STRASBURG – With the county undergoing its comprehensive plan update, the Strasburg representatives of its advisory committee are seeking local input.
Former Councilman Scott Terndrup and Sarah Mauck, the two District 6 representatives, presented Monday night at a Town Council work session alongside Shenandoah County District 6 Supervisor Tim Taylor five main questions related to Strasburg under consideration for the plan, which guides planning and zoning decisions.
Under state code, the plan must be updated every 20 years.
Terndrup and Mauck are on a Citizen Advisory Committee for revising the plan that is looking to close an 18-month public feedback period by September with a list of goals to the Board of Supervisors by December. A draft of the plan will be worked on next year, with a presentation of it to the board in 2024 and expected adoption of it in 2025.
“Shenandoah County has six towns, so it makes it very, very challenging at the county level,” Taylor said of representing the interests of all parties involved. He added that he wants to break down barriers between the county and his district.
The questions sought input on what to do for the business park in town, the West Virginia Corridor H highway system, water quality, solar energy use and how to balance the competing interest of town and county residents.
The business park questions centered around what kind of business the town would like to see as the current plan seeks to fill the park with smaller industrial work, Terndrup said. There’s also a question of traffic access for the site as well as infrastructure support for the land.
“For example, if Toyata came and said to [Town Manager] Coggsdale, ‘yeah, we would like to open up a branch or company here, which would offer about 300 jobs paying between $25 and $30 an hour, would you be interested?” Terndrup asked. “How many jobs...could the Town of Strasburg accommodate with its current labor situation?”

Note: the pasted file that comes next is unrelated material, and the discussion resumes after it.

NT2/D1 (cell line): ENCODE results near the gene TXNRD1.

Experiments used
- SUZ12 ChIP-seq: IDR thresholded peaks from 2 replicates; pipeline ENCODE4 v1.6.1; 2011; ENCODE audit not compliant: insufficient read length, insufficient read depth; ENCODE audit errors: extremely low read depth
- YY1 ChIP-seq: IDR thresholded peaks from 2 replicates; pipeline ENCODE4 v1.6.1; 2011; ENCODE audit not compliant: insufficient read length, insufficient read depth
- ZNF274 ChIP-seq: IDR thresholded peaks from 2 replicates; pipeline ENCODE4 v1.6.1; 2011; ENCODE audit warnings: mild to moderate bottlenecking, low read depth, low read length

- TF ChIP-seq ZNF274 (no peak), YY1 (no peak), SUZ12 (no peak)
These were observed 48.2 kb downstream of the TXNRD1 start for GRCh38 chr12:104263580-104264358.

Property in the park is owned by the Shenandoah County Industrial Development Authority, Mayor Brandy Boies noted, but the town issues approvals for use permits on it.
The Corridor H study question focus on how much traffic and development Strasburg might want to see as funding from the $1.9 trillion federal infrastructure bill allows for the completion of West Virginia’s highway system within the next five years, connecting Virginia State Route 55 to the rest of the Ohio Valley, Terndrup also explained.
“Is this something we raise and lobby for, or is this something that we absolutely say no and the traffic goes to Winchester,” Mauck said. “It’s now time to get serious about it because it’s coming.”
After last year’s harmful algae blooms on the Shenandoah River, Terndrup questioned what the town’s solution to ensure the quantity and quality of water from the body of water may be. That could come through the form of education, volunteer efforts or regulations, Terndrup said.
In 2002, a state study predicted that by 2025 there would be an issue with the amount of water available to supply growth in the towns and county areas, Mauck said. The results of the survey are still on track, Mauck said.
“We need to consider what is our importance, how do we get more water or less-use-of water,” Mauck said.
A topic that has dominated the county is the potential use of solar energy, or whether there is a transition from fossil fuels to alternative types of energy and if public building can be involved somehow, Terndrup said. Rockingham and Frederick counties have taken action on the topic, he added.
“Is it government leading the way here or are we going to wait and hope that private industry takes care of it?” Terndrup asked. “This is a global issue.”
For competing interests with county residents, Terndrup noted that the preservation of farming landscapes is preferred, but it’s not as lucrative in generating revenue for the county. Commercial and economic development can alleviate the burden on taxpayers, Mauck added.
“The towns are really not represented in county government, because the towns have honestly turned their back on the county,” Terndrup said, as towns will focus on their issues and leave county issues to the county. “The economic vitality of this town needs to be represented in the county plan, and right now its not.”
The anonymous survey can be found at https://shenandoahcountyva.us/future. Out of the about 40,000 residents the county has, the survey had only about 220 responses as of early last month, with over 200 coming from a booth at Mayfest, Taylor said. The plan is to have information booths at other community events, like Strasburg Express games.
The survey was revamped from about eight months ago to be more streamlined, Terndrup said after Councilman John Massoud said he took it around that time and found the questions to be cumbersome.
Mayor Brandy Boies also took the survey, noting its length, but also how critical it is.
“It’s very important,” Boies said.